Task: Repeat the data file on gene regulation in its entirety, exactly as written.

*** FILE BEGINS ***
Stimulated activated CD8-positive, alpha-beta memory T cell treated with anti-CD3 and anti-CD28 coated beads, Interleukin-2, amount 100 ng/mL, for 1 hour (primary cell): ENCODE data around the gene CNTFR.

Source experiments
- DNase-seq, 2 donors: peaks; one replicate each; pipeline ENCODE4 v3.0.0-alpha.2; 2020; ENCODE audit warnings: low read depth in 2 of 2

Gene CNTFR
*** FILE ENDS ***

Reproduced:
Stimulated activated CD8-positive, alpha-beta memory T cell treated with anti-CD3 and anti-CD28 coated beads, Interleukin-2, amount 100 ng/mL, for 1 hour (primary cell): ENCODE data around the gene CNTFR.

Source experiments
- DNase-seq, 2 donors: peaks; one replicate each; pipeline ENCODE4 v3.0.0-alpha.2; 2020; ENCODE audit warnings: low read depth in 2 of 2

Gene CNTFR